WEALTH Matters — WINTER 2008

TAX-LOSS Selling

If your non-registered portfolio has contained equities for some time, then you have probably paid tax on investment gains realized during the good years. Now that equity assets have declined in the past 12-18 months, you may be able to use those losses to recover some of the income tax you paid in previous years.

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Making lemonade

tax-loss selling

Asset swap

Tax free savings account

Say you invested $100,000 in the AGF Canadian Stock Fund at the market peak July 2000. Even with the 2001-2 stock market decline, you still would have had a $12,000 gain by July 2005. Most of this gain was ‘unrealized’ because you still held the fund, and therefore income tax on those gains was deferred.

If you had sold units of that fund to re-balance your portfolio back to its target allocation, then you would have ‘realized’ the capital gains, and therefore triggered some tax payable on those gains.

If you made investments whose market value later declined, those positions may now be worth less than the original value. The ‘unrealized’ loss could be ‘realized’ by selling all or part of that position, and you can ‘carry back’ the loss to offset capital gains reported on a prior tax return up to 3 tax years prior to the year the loss is reported. This would reduce the tax due on that prior year’s return, and you would receive a refund in cash.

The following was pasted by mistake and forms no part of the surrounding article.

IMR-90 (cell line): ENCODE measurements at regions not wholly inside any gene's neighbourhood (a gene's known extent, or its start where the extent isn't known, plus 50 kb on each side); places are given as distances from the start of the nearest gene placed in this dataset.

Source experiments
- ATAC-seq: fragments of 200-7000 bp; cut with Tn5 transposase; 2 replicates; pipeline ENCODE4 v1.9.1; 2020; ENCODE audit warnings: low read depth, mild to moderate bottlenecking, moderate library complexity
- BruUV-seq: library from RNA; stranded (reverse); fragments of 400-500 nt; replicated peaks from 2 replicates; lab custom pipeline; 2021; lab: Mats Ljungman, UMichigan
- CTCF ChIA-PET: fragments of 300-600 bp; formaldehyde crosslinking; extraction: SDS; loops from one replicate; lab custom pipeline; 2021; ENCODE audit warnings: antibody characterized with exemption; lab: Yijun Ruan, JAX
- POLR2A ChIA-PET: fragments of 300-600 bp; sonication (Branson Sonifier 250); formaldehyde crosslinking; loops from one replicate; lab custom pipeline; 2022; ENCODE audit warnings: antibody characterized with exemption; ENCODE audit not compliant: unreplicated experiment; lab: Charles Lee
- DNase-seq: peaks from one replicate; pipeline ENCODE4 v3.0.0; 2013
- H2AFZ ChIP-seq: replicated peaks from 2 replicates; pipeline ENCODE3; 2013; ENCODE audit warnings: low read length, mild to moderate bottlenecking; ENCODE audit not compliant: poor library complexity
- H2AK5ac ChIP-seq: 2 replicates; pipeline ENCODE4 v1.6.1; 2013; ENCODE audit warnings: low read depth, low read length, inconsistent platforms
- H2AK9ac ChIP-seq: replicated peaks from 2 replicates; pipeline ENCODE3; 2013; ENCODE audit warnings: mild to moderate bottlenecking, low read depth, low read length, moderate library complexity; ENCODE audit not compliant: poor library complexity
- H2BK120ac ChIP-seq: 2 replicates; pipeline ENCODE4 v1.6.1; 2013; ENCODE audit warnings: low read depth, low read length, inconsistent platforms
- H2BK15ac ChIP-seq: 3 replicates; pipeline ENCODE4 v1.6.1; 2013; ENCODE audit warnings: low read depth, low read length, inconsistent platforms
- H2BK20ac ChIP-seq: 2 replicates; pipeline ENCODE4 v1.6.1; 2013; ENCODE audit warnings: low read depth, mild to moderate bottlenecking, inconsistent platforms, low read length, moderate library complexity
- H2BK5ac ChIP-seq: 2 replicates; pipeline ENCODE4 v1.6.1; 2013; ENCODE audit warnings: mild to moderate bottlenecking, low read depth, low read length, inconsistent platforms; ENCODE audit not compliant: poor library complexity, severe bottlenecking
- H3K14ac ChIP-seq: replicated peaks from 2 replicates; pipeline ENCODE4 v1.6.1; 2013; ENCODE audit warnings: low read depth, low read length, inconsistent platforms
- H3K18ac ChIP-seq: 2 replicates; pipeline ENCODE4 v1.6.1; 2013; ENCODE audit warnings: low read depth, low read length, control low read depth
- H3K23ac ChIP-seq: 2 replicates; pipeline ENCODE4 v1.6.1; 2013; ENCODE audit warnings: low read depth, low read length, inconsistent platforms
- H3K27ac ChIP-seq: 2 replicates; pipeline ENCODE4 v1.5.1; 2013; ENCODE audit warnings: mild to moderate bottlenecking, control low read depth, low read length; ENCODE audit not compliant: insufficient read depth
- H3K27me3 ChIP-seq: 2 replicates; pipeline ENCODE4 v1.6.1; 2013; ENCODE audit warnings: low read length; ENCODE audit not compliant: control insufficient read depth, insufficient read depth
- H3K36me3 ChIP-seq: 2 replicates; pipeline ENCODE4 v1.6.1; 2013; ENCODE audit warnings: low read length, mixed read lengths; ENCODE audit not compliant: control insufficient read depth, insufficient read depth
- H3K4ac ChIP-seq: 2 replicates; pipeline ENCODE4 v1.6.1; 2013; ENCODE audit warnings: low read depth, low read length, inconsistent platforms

Even if you never sold a mutual fund during the good years, you still may have realized gains over the years. Each year when the portfolio manager made money on some of the stocks, and then sold them to take profits, the fund would have declared a capital gain to you for your share of the overall fund gain.

We can help you determine whether you are able to use a tax-loss selling strategy. Here are some of the technical issues:

· We need to look at your capital gains declared on your 2006, 7 and 8 returns and try to offset the oldest ones first.

· You must actually sell the shares or units that have the unrealized loss. Sell orders executed in 2009 will result in a loss to be declared on 2009 income tax, not 2008.

· You cannot buy back the exact same share or fund for 31 days. That’s a long time to be out of the market – if there is a sharp rally in the market, you would not want to miss it. We can suggest a fund with comparable holdings to the one you are selling so you won’t be out of the market.

Based on the gains you have reported for prior years, we can calculate how many shares you would need to sell to recover all capital gains taxes paid. You may not have enough losses to recover all of your taxes, or you may have more losses than you need. You may decide to sell more than you need because excess tax-losses can be ‘carried forward’ forever, reducing any future capital gains.

Also in this issue of Wealth matters:

Making lemonade

Asset swap

Tax free savings account

Remember, you can’t claim a tax refund due to a loss until you have filed a return to declare the loss. So if you haven’t triggered losses for your 2008 return, then any losses you realize in 2009 would be declared when you file your 2009 return in April 2010, and then you could claim a refund of taxes paid in 2006, 7 or 8, but you would lose the ability to carry the loss back to 2005 or earlier.

Mutual Funds and Segregated funds provided by Fund Companies offered through

Worldsource Financial Management Inc. sponsoring mutual fund dealer.

All other services provided by Page and Associates Ltd.



Carry-Forward Indefinitely

Carry-Back 3 Years




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